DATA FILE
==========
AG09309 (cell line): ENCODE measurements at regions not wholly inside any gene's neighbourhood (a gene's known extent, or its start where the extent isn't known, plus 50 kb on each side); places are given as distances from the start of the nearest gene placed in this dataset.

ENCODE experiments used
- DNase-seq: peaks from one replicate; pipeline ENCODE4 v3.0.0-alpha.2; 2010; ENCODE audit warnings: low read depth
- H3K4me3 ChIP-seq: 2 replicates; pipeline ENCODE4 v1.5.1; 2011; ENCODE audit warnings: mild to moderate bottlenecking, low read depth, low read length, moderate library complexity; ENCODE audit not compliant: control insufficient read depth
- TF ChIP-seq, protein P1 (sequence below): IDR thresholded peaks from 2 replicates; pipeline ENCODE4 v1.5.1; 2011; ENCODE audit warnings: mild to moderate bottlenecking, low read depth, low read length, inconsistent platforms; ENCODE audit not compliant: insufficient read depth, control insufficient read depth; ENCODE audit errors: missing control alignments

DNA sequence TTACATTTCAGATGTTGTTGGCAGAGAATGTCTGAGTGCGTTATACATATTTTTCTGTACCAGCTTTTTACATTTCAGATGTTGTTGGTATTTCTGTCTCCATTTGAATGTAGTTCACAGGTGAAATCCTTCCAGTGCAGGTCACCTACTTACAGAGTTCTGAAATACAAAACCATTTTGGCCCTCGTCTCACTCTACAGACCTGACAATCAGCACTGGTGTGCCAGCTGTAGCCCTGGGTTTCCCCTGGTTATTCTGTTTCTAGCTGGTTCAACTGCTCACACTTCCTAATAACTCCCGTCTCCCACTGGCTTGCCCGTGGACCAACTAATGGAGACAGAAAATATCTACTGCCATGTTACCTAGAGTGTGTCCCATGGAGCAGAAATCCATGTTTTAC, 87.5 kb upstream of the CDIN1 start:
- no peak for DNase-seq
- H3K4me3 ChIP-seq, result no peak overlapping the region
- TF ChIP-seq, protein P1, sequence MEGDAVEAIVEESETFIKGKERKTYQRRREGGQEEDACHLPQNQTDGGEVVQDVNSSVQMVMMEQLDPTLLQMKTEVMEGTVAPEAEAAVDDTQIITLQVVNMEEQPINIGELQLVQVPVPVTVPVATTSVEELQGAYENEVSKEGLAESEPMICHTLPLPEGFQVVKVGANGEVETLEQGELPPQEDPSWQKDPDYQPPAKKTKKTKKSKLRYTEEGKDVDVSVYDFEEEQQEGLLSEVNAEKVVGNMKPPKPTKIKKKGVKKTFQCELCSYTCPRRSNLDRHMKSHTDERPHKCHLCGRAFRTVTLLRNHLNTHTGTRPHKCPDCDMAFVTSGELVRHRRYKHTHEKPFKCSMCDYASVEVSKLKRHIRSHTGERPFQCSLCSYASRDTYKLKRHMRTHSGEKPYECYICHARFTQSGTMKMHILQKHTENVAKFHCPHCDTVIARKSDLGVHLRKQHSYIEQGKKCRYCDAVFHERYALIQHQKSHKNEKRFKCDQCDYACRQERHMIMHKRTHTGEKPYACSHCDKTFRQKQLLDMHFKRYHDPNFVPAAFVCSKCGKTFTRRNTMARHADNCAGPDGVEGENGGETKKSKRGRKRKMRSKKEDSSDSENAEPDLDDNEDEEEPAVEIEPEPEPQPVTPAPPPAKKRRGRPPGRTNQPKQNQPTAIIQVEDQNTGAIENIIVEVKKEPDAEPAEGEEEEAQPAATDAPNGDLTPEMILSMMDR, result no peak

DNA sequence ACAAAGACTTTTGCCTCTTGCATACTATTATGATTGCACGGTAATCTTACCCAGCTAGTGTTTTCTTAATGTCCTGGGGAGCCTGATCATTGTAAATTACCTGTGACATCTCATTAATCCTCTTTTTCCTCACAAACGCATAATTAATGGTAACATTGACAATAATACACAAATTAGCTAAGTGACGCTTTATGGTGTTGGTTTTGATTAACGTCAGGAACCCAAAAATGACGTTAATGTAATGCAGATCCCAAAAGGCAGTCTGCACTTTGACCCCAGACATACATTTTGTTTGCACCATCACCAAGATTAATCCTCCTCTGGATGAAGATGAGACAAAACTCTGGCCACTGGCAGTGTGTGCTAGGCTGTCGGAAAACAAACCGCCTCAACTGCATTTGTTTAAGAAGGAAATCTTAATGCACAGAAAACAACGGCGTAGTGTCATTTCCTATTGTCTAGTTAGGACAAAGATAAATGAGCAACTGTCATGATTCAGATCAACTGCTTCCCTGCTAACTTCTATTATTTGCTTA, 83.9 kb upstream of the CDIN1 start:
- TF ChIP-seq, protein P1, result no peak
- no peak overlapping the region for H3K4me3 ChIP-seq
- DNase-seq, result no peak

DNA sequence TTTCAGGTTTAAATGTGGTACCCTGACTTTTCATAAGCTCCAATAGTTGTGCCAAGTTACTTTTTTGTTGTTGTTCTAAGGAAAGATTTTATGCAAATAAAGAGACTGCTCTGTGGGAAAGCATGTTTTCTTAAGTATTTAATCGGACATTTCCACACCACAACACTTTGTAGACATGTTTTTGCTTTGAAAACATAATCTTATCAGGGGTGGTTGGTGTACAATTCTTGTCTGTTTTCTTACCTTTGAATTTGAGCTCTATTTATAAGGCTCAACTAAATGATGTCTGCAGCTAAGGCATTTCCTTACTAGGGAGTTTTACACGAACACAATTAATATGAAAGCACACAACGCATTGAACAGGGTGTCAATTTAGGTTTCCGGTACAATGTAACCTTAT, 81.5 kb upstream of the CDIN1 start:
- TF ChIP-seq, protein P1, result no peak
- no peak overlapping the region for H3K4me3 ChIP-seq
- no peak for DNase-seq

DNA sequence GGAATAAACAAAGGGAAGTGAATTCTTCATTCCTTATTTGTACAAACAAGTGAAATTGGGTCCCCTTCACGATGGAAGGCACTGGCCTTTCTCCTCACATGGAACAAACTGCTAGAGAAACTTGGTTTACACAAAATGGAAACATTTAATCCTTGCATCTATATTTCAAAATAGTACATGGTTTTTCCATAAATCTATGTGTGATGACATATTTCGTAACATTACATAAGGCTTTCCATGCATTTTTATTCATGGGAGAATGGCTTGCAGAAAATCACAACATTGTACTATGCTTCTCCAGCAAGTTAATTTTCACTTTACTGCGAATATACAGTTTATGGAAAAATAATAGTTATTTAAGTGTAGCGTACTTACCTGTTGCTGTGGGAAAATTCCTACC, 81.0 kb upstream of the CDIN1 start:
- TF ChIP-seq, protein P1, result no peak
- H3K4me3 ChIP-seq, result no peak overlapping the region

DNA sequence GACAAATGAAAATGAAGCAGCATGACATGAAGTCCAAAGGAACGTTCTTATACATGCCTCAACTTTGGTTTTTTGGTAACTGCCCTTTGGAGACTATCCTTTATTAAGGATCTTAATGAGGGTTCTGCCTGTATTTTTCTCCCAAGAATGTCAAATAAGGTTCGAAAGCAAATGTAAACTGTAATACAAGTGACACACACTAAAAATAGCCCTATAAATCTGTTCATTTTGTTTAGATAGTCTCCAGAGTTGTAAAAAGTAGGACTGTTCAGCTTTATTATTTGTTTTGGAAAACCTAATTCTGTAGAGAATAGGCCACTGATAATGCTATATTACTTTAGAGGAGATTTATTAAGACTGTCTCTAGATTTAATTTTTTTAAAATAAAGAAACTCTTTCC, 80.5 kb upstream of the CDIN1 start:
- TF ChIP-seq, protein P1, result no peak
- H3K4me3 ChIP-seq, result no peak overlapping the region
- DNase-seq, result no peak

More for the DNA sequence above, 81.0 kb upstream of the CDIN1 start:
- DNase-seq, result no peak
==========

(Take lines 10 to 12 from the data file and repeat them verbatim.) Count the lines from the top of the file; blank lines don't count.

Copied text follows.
DNA sequence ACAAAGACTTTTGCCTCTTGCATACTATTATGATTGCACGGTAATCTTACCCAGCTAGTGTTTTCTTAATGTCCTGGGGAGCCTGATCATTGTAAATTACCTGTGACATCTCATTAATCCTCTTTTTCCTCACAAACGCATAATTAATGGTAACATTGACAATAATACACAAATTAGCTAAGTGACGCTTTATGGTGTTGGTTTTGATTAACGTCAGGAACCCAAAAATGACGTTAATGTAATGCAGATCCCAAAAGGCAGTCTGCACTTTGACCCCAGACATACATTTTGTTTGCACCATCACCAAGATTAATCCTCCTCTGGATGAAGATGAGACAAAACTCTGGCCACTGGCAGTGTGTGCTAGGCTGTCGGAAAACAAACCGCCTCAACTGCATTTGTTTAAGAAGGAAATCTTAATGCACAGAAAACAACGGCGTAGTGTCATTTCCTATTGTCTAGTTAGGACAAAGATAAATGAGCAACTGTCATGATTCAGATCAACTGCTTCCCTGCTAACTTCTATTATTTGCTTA, 83.9 kb upstream of the CDIN1 start:
- TF ChIP-seq, protein P1, result no peak
- no peak overlapping the region for H3K4me3 ChIP-seq